Asch said that explanations for this lack of enthusiasm toward work includes the emerging gig economy, the opioid crisis and the decline of manufacturing, as well as the changing attitudes about work-life balance that arose during the pandemic.

Surveys also show the public’s trust in the military—along with trust in most major institutions—is low. Reasons cited for this are scrutiny over how the U.S. handled the withdrawal from Afghanistan, reports of military sexual assaults, incidents of white supremacists joining military ranks and claims of the military becoming too “woke.”

Asch said “there’s not rigorous analysis if any or all of those factors explain the decline in confidence.”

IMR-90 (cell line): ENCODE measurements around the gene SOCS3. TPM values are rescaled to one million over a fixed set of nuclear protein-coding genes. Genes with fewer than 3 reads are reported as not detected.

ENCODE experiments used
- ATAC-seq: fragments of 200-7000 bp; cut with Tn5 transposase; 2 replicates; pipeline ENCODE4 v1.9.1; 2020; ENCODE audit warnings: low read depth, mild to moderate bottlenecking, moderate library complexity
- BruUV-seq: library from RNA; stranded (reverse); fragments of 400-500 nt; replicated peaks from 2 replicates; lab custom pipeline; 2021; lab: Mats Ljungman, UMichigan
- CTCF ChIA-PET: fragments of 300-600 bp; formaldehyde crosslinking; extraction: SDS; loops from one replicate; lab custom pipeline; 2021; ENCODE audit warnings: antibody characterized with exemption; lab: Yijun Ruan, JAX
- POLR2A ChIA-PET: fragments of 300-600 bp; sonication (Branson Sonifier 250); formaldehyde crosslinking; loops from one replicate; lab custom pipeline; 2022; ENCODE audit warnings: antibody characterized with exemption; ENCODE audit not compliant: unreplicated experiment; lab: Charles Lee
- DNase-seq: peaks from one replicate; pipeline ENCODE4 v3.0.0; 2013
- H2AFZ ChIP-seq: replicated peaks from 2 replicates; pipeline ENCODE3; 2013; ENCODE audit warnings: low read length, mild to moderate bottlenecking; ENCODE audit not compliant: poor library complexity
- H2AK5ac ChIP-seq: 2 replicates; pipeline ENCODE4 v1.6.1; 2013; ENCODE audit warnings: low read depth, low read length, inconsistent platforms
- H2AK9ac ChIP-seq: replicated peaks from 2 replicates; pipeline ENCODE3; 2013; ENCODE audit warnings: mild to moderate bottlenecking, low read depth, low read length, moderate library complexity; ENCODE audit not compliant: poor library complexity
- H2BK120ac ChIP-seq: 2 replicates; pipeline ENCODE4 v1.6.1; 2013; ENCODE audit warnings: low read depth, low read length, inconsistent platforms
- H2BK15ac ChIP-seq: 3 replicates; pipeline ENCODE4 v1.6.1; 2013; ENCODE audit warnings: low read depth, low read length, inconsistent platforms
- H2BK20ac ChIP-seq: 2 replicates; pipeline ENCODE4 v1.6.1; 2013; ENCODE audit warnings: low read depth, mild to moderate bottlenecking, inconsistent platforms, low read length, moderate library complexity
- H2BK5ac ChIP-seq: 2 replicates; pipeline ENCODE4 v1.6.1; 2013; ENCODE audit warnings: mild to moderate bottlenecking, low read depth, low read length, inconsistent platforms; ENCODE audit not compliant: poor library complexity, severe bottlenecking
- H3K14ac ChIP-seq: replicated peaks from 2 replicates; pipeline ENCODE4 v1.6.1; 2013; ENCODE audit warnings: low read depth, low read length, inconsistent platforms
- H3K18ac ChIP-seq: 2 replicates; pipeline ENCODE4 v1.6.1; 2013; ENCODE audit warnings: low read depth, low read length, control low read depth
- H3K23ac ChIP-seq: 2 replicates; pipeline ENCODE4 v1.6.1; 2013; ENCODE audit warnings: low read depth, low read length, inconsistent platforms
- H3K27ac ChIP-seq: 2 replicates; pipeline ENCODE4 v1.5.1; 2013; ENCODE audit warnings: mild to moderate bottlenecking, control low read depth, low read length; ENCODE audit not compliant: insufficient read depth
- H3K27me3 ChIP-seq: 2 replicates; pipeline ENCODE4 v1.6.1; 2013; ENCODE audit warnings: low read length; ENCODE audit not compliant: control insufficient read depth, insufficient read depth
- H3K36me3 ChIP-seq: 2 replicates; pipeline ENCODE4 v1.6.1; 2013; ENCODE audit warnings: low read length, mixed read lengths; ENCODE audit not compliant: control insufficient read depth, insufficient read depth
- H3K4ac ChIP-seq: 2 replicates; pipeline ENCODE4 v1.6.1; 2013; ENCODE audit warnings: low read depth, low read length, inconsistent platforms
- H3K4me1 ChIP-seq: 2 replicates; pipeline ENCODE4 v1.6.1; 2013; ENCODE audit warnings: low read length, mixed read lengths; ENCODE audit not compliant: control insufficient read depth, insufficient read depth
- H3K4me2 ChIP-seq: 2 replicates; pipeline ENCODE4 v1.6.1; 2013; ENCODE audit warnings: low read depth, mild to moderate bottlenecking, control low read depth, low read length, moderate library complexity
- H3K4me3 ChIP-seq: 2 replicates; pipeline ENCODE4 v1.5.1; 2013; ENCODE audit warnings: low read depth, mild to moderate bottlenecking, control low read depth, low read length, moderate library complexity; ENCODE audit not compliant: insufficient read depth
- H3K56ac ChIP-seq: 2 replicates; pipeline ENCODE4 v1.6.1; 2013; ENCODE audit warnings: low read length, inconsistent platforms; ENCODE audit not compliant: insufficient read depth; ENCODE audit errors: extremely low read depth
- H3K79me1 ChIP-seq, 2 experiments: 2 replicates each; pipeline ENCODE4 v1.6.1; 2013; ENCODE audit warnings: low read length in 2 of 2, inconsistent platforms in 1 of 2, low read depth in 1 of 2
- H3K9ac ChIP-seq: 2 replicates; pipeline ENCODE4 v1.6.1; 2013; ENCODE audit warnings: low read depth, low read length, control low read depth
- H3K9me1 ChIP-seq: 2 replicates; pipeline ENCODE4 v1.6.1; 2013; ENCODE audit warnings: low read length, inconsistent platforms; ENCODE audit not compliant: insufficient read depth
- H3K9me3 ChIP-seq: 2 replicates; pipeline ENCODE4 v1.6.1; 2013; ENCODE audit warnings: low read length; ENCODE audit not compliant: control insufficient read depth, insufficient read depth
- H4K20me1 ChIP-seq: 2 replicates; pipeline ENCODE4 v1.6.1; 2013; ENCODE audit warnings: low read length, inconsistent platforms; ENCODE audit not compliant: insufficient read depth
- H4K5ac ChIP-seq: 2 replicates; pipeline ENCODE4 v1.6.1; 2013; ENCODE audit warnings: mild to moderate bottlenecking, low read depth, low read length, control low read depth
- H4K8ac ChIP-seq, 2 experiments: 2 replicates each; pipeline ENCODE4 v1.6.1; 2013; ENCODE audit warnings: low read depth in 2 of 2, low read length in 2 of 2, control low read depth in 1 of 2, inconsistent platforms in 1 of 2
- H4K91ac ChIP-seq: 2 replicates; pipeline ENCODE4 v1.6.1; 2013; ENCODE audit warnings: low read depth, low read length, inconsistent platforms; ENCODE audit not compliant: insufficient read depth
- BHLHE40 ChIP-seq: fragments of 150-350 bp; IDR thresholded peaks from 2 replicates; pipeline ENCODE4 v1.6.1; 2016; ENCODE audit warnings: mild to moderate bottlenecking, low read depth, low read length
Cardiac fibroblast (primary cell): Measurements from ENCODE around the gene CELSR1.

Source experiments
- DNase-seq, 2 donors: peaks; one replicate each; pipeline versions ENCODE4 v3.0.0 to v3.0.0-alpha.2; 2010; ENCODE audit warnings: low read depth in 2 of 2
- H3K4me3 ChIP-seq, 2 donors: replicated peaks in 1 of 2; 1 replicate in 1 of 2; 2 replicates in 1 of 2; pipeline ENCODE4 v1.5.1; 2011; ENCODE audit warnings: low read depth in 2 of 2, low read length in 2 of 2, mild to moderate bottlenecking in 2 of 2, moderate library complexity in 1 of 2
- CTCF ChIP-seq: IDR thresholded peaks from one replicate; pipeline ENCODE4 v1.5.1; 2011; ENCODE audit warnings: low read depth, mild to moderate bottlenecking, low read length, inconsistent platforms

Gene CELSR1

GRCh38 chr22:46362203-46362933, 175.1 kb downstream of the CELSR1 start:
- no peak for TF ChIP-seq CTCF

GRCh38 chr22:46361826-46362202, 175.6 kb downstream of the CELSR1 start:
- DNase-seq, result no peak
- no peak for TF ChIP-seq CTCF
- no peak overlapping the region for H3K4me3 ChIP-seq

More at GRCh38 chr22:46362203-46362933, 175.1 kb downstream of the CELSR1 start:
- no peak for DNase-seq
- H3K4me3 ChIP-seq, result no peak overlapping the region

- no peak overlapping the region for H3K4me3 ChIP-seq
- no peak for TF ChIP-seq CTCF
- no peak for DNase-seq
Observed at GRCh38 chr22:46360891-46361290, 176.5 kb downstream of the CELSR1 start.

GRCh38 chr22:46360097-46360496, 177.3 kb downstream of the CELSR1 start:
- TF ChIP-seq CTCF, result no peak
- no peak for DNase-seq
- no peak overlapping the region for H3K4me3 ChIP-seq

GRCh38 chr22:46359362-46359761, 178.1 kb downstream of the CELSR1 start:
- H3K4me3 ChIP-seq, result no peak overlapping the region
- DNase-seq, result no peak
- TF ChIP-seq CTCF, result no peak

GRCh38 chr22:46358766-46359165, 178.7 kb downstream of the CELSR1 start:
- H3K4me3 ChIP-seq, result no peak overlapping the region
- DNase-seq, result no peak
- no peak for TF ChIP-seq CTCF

As for what can be done to help persuade more people to join the military, Riley said the Air Force has a team “examining existing policies and procedures to ensure they reflect the service members needed for the future.”

In one policy move to reflect changes in American culture, Riley said the Air Force recently updated its policy to allow for some hand and neck tattoos, since having body ink was found to be “irrelevant to war-fighting.”

Another area in which military branches are easing up on the rules is cannabis use. As medical and recreational marijuana becomes legal in more states across the country, a growing number of people who are of enlistment age have likely experimented with cannabis.

As a result, Asch said the Army, for one, now allows new recruits to retest after a short period if they test positive during their initial physical exam.

Other steps have also been taken to ramp up recruitment. Signing bonuses have been offered to new recruits, while new marketing initiatives have been implemented. For the Army, the latter includes returning to a tried-and-true formula. After two decades of experimenting with new slogans,  » …